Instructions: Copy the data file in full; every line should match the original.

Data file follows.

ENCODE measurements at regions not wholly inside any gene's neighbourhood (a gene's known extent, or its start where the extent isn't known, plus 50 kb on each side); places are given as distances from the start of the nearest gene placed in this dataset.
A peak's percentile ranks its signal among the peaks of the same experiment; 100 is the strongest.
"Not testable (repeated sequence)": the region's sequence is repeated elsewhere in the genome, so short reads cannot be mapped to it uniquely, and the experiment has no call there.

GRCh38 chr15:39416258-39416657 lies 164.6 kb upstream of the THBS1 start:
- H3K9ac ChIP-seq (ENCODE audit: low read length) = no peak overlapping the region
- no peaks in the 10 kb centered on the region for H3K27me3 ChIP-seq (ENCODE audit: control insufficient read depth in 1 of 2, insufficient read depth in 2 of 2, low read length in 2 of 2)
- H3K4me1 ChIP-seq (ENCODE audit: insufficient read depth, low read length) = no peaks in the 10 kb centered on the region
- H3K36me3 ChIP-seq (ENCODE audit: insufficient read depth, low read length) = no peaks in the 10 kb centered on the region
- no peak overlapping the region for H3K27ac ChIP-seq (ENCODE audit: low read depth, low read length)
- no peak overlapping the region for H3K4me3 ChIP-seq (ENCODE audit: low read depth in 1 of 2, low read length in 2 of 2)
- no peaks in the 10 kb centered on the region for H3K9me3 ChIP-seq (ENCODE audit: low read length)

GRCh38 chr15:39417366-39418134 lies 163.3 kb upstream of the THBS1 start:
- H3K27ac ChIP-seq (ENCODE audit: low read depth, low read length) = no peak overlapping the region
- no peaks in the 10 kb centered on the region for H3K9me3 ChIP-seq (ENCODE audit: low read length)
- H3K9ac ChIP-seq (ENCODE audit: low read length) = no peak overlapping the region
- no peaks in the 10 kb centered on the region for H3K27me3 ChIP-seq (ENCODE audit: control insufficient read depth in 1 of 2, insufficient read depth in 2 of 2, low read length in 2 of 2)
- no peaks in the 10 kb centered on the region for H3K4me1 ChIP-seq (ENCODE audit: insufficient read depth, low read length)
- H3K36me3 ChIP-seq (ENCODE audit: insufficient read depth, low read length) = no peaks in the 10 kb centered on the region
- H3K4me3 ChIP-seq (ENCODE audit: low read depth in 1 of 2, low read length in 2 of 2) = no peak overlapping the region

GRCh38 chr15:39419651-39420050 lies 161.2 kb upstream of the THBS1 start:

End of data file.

ENCODE measurements at regions not wholly inside any gene's neighbourhood (a gene's known extent, or its start where the extent isn't known, plus 50 kb on each side); places are given as distances from the start of the nearest gene placed in this dataset.
A peak's percentile ranks its signal among the peaks of the same experiment; 100 is the strongest.
"Not testable (repeated sequence)": the region's sequence is repeated elsewhere in the genome, so short reads cannot be mapped to it uniquely, and the experiment has no call there.

GRCh38 chr15:39416258-39416657 lies 164.6 kb upstream of the THBS1 start:
- H3K9ac ChIP-seq (ENCODE audit: low read length) = no peak overlapping the region
- no peaks in the 10 kb centered on the region for H3K27me3 ChIP-seq (ENCODE audit: control insufficient read depth in 1 of 2, insufficient read depth in 2 of 2, low read length in 2 of 2)
- H3K4me1 ChIP-seq (ENCODE audit: insufficient read depth, low read length) = no peaks in the 10 kb centered on the region
- H3K36me3 ChIP-seq (ENCODE audit: insufficient read depth, low read length) = no peaks in the 10 kb centered on the region
- no peak overlapping the region for H3K27ac ChIP-seq (ENCODE audit: low read depth, low read length)
- no peak overlapping the region for H3K4me3 ChIP-seq (ENCODE audit: low read depth in 1 of 2, low read length in 2 of 2)
- no peaks in the 10 kb centered on the region for H3K9me3 ChIP-seq (ENCODE audit: low read length)

GRCh38 chr15:39417366-39418134 lies 163.3 kb upstream of the THBS1 start:
- H3K27ac ChIP-seq (ENCODE audit: low read depth, low read length) = no peak overlapping the region
- no peaks in the 10 kb centered on the region for H3K9me3 ChIP-seq (ENCODE audit: low read length)
- H3K9ac ChIP-seq (ENCODE audit: low read length) = no peak overlapping the region
- no peaks in the 10 kb centered on the region for H3K27me3 ChIP-seq (ENCODE audit: control insufficient read depth in 1 of 2, insufficient read depth in 2 of 2, low read length in 2 of 2)
- no peaks in the 10 kb centered on the region for H3K4me1 ChIP-seq (ENCODE audit: insufficient read depth, low read length)
- H3K36me3 ChIP-seq (ENCODE audit: insufficient read depth, low read length) = no peaks in the 10 kb centered on the region
- H3K4me3 ChIP-seq (ENCODE audit: low read depth in 1 of 2, low read length in 2 of 2) = no peak overlapping the region

GRCh38 chr15:39419651-39420050 lies 161.2 kb upstream of the THBS1 start: